“We’ll go back tonight, we’ll look at all the componentry, we’ll try to make sure everything is in line and nothing is wearing itself out or anything like that, and that’s all we can do,” Rahal said in the post-qualifying press conference. “Frankly, that’s all we can do. Honda today was great to us. I’ll say it time and time again. We did have an engine issue. That was factual. They boroscoped it, they asked us to remove it, but they made the decision quick. They didn’t leave us hanging. They’re a great partner in that regard, and we changed it as quick as we could, but you guys saw it; even with a new bullet, we went out and did the exact same speed. It just doesn’t line up. This has got to be something mechanically that’s holding us back, and unfortunately that takes a lot of work to find.”

For Legge, the speed in her No. 51 Dale Coyne Racing Honda didn’t leave through the week. The car was near the bottom from the start as Legge was 31st on Wednesday’s speed chart, 27th on Thursday’s no-tow sheet and 33rd on Fast Friday.

Legge brushed the wall on her first qualifying run as she exited the final corner on her fourth lap. Despite three more qualifying attempts, her best four-lap average was 230.830 mph.

Legge’s teammate Siegel had a rougher road to travel on his way to Sunday’s Last Chance Qualifying session. The 19-year-old rookie crashed on Fast Friday, flipping the No. 18 Dale Coyne Racing Honda.

Dale Coyne Racing switched to the road course car Harvey ran at the recent Sonsio Grand Prix at the Indianapolis Motor Speedway road course the previous Saturday. Despite having all of Friday and Saturday morning to build up the car, Siegel’s car was not up to the same speed as the rest of the field.

Siegel’s first qualifying ended with a four-lap average of 226.621 mph. His only other completed attempt ended with an average speed of 228.276 mph. Two other attempts were not run to completion.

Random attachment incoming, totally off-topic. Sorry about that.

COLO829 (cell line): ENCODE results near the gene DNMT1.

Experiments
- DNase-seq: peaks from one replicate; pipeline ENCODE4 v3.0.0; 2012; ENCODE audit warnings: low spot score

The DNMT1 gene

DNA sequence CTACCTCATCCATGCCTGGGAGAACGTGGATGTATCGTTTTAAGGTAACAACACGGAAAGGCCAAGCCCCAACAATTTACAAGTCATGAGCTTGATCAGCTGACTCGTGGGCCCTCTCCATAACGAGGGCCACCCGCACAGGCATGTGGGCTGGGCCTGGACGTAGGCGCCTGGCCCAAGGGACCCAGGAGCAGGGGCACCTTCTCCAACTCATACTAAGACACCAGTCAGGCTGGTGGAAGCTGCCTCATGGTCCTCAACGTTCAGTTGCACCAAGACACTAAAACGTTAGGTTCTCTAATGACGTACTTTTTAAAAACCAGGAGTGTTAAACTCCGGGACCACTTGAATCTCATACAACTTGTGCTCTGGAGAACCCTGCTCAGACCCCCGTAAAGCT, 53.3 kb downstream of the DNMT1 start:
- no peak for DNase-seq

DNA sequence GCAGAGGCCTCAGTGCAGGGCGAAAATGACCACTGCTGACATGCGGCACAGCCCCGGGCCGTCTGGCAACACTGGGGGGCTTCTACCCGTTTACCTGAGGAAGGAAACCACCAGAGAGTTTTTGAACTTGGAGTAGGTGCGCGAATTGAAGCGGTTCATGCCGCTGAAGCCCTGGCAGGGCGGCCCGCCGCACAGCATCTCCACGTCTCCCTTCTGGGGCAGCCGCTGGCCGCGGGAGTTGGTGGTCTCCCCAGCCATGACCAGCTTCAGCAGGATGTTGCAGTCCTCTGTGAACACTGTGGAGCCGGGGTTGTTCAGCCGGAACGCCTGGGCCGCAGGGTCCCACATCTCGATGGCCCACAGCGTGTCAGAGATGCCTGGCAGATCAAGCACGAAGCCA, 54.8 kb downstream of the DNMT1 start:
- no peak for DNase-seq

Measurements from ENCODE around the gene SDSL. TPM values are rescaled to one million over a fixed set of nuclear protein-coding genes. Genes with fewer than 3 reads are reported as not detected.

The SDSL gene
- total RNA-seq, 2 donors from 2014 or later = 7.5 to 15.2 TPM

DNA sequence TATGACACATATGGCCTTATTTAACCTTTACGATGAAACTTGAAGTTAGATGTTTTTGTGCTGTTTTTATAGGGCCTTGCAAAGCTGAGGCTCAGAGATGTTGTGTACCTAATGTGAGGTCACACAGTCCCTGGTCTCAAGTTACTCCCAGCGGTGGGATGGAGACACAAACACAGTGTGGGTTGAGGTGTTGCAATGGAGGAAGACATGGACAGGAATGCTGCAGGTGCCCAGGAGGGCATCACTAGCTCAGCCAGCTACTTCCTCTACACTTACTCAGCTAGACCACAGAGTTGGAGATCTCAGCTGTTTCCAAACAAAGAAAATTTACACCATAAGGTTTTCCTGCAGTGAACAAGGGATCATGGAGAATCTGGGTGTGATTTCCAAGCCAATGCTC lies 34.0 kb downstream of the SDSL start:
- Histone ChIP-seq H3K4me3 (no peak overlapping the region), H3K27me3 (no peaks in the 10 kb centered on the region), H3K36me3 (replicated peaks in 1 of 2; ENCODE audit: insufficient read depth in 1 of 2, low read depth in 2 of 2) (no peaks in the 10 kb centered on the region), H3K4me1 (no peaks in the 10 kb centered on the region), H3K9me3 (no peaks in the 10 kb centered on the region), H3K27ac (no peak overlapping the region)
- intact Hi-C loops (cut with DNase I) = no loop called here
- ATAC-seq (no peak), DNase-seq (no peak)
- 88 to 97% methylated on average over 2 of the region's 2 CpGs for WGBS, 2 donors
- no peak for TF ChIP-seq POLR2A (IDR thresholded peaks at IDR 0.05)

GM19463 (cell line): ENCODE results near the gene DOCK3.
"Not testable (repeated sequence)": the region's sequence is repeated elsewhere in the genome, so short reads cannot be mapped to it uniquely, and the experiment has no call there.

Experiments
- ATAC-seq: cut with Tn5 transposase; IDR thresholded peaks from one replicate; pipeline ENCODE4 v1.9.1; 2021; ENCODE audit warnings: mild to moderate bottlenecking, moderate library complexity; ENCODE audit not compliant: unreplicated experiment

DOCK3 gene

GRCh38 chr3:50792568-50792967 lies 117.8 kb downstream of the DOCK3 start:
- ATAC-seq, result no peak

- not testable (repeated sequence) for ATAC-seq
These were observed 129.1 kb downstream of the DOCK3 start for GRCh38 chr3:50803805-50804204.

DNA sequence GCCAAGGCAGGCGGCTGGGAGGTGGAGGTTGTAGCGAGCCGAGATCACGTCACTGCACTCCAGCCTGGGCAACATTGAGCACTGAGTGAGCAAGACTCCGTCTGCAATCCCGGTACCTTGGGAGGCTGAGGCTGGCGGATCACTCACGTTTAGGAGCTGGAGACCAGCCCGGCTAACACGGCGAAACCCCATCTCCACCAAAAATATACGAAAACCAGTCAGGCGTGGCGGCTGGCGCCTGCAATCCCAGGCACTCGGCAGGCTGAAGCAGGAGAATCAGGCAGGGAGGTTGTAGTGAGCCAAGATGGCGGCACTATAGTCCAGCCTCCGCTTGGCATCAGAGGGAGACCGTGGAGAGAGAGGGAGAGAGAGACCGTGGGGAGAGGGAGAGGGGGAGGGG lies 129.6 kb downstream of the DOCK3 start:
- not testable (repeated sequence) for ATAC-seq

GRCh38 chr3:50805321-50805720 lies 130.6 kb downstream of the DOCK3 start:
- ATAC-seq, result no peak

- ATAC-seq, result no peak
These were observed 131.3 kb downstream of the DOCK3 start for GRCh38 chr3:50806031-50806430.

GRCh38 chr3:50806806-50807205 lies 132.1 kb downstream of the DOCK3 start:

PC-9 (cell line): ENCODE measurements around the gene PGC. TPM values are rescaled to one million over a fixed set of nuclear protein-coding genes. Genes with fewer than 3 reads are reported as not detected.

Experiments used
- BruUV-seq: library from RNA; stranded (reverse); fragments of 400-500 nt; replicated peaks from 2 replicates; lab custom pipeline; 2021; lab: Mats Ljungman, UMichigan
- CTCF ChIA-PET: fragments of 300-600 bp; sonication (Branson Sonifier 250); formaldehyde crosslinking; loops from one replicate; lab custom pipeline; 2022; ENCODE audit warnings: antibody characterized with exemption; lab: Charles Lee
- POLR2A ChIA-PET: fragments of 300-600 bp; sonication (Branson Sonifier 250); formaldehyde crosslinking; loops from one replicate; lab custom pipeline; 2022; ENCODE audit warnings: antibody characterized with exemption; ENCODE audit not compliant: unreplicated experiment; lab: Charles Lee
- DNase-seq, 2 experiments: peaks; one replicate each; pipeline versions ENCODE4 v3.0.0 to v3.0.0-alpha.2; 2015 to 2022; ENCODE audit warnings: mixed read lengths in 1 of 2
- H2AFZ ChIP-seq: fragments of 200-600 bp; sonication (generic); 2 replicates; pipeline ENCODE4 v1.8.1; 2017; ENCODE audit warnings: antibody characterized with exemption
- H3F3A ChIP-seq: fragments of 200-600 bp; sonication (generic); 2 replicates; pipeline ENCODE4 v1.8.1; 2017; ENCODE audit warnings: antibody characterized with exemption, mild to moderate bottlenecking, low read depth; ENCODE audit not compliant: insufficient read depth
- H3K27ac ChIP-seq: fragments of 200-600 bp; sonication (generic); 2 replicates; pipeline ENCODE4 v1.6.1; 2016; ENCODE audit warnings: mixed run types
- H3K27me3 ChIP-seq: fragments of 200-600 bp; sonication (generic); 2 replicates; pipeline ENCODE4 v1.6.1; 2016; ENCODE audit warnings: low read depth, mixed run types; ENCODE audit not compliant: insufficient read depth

Many might have Siegel penciled in to be bumped, and it would be a smart bet. However, crazier things have happened in Indy 500 qualifying before and Siegel has a crew around him who believe in him and his abilities. Can a surprise upset take place? Who knows.

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The final competitor to take part in the Last Chance Qualifying session is Ericsson. The Swede had an accident in turn 4 on Thursday that made it necessary to switch to the backup car.

The spare body panels had a better body fit to the spare chassis than they did to the primary, so the team made the decision to switch to the backup car, building it up over Thursday night.

Ericsson was 30th on the Friday no-tow practice sheets and the results were not better on Saturday. The 2022 Indianapolis 500 winner made five qualifying attempts, completing three of them. His best four-lap average speed was 230.765 mph. Over the 10-mile run, Ericsson was only 0.2263 seconds slower than Fittipaldi’s 30th-place run.

“It’s been very tough, obviously,” Ericsson said after qualifying. “But yeah, I can only blame myself. I crashed our primary car on Thursday and put us in a difficult spot. I think the team has done a really good job at building up the backup car and really putting in a lot of work yesterday to try and dial it in.

“Again, today they were out there pushing all day to try and find speed and get me out there for new runs. Very thankful of that. But of course it’s very frustrating, very disappointing. Yeah, tough couple of days.”

The Last Chance Qualifying session will be from 4:15-5:15 p.m. ET. Rahal, Legge, Siegel and Ericsson are all guaranteed at least one qualifying attempt in the session. Each driver can make multiple attempts, but they will withdraw their posted qualifying average if they decide to do so.

About the author

Christopher DeHarde has covered IndyCar racing and the Road to Indy for various outlets since 2014. In addition to open wheel racing, DeHarde has also covered IMSA and various short track racing events around Indiana. Originally from New Orleans, DeHarde moved to the Indianapolis area in 2017 to further pursue a career as a motorsports writer.